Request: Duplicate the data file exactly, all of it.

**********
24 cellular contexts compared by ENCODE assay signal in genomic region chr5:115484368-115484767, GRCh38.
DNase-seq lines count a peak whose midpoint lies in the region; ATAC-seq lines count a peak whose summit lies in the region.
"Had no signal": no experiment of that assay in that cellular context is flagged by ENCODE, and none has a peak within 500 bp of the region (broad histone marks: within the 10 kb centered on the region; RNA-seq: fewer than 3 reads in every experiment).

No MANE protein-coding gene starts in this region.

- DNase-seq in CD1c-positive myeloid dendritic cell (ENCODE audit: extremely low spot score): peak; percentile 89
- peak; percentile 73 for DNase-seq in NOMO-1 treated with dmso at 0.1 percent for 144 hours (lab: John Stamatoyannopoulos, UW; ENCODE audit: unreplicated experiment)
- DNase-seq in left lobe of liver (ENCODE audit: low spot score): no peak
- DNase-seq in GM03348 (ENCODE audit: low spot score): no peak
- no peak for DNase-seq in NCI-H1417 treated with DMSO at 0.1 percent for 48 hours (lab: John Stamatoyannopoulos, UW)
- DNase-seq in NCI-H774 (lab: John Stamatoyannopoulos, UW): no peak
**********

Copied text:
24 cellular contexts compared by ENCODE assay signal in genomic region chr5:115484368-115484767, GRCh38.
DNase-seq lines count a peak whose midpoint lies in the region; ATAC-seq lines count a peak whose summit lies in the region.
"Had no signal": no experiment of that assay in that cellular context is flagged by ENCODE, and none has a peak within 500 bp of the region (broad histone marks: within the 10 kb centered on the region; RNA-seq: fewer than 3 reads in every experiment).

No MANE protein-coding gene starts in this region.

- DNase-seq in CD1c-positive myeloid dendritic cell (ENCODE audit: extremely low spot score): peak; percentile 89
- peak; percentile 73 for DNase-seq in NOMO-1 treated with dmso at 0.1 percent for 144 hours (lab: John Stamatoyannopoulos, UW; ENCODE audit: unreplicated experiment)
- DNase-seq in left lobe of liver (ENCODE audit: low spot score): no peak
- DNase-seq in GM03348 (ENCODE audit: low spot score): no peak
- no peak for DNase-seq in NCI-H1417 treated with DMSO at 0.1 percent for 48 hours (lab: John Stamatoyannopoulos, UW)
- DNase-seq in NCI-H774 (lab: John Stamatoyannopoulos, UW): no peak